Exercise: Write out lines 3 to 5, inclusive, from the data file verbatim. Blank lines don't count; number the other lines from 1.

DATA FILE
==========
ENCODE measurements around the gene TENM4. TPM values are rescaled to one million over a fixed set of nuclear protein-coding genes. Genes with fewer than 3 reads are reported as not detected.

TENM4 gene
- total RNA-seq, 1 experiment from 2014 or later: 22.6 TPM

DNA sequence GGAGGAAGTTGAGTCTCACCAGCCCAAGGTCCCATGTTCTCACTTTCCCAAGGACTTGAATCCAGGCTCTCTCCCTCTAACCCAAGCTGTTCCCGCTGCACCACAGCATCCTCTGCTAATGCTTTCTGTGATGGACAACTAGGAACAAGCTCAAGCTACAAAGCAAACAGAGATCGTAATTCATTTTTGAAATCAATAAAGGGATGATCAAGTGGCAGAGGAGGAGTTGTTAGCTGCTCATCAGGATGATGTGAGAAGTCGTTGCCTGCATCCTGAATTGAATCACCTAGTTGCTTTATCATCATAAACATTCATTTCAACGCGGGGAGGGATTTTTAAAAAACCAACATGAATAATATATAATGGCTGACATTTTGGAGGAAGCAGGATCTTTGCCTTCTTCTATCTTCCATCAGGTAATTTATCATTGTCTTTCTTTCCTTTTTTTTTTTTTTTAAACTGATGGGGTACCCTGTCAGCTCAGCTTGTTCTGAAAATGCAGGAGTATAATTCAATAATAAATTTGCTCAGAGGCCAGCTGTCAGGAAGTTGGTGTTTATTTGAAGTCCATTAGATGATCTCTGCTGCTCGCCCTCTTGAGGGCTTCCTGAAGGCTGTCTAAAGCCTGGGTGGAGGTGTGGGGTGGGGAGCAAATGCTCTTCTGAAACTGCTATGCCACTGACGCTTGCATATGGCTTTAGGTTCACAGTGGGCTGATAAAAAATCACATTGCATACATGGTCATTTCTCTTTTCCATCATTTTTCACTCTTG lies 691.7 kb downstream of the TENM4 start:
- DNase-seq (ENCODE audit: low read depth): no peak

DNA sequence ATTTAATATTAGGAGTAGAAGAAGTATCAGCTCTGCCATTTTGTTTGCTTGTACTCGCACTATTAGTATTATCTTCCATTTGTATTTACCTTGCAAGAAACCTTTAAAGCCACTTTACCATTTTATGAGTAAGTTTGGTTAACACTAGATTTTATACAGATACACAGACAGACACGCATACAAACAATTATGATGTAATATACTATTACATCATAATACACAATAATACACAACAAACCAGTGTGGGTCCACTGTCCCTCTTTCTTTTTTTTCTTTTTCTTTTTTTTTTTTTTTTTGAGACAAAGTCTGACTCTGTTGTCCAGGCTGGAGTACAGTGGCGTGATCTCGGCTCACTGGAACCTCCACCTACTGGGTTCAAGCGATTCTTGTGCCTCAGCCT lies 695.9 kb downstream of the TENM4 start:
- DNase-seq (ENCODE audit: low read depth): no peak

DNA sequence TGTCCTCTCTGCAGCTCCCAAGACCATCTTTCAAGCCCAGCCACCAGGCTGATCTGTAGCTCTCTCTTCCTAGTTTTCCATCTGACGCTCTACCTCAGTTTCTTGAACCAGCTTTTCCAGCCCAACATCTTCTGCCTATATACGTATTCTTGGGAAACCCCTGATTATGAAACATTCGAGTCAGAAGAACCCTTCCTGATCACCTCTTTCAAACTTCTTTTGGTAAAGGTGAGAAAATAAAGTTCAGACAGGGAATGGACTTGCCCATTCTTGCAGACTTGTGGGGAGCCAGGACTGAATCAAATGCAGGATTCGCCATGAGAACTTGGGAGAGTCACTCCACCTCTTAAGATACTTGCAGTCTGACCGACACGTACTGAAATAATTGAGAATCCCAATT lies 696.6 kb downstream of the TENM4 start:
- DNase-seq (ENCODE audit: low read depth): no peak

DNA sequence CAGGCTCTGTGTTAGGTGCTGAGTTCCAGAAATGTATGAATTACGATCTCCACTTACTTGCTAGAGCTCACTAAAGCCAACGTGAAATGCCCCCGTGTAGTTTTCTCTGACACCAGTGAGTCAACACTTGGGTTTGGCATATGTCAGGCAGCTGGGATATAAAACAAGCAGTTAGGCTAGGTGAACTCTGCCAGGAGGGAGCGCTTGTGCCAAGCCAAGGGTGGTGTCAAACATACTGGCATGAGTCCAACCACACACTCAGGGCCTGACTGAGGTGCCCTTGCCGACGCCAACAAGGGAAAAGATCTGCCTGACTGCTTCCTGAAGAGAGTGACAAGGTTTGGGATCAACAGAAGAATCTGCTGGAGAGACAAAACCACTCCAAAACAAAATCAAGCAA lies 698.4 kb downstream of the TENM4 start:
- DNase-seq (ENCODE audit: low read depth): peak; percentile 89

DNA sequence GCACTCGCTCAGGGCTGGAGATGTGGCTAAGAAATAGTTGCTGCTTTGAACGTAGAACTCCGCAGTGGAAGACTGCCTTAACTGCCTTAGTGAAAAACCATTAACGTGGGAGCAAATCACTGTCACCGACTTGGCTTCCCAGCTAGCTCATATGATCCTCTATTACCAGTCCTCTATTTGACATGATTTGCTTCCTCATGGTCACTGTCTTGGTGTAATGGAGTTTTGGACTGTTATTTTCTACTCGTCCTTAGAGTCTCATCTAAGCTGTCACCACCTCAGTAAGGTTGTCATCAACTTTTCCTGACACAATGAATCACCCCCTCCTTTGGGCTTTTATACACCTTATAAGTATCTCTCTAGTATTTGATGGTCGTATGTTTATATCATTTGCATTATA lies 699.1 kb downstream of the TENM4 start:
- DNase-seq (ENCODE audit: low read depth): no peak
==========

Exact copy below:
- total RNA-seq, 1 experiment from 2014 or later: 22.6 TPM

DNA sequence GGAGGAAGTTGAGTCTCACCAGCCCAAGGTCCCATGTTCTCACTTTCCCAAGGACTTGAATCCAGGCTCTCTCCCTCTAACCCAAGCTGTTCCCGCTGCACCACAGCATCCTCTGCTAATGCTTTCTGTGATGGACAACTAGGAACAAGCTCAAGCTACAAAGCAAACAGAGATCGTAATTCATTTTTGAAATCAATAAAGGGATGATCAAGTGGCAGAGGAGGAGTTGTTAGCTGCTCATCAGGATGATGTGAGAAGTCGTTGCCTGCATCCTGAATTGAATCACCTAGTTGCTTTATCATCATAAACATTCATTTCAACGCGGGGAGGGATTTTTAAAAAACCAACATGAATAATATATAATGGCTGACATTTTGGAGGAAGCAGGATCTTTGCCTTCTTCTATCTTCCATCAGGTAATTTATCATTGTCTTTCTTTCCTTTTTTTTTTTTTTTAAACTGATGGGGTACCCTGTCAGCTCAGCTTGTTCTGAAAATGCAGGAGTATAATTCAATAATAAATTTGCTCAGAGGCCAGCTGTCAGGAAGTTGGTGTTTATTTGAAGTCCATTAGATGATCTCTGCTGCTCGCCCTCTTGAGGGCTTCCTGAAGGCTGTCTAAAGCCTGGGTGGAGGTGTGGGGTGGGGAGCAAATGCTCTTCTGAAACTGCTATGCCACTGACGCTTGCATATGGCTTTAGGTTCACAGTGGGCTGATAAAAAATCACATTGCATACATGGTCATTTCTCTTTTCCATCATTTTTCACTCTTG lies 691.7 kb downstream of the TENM4 start:
- DNase-seq (ENCODE audit: low read depth): no peak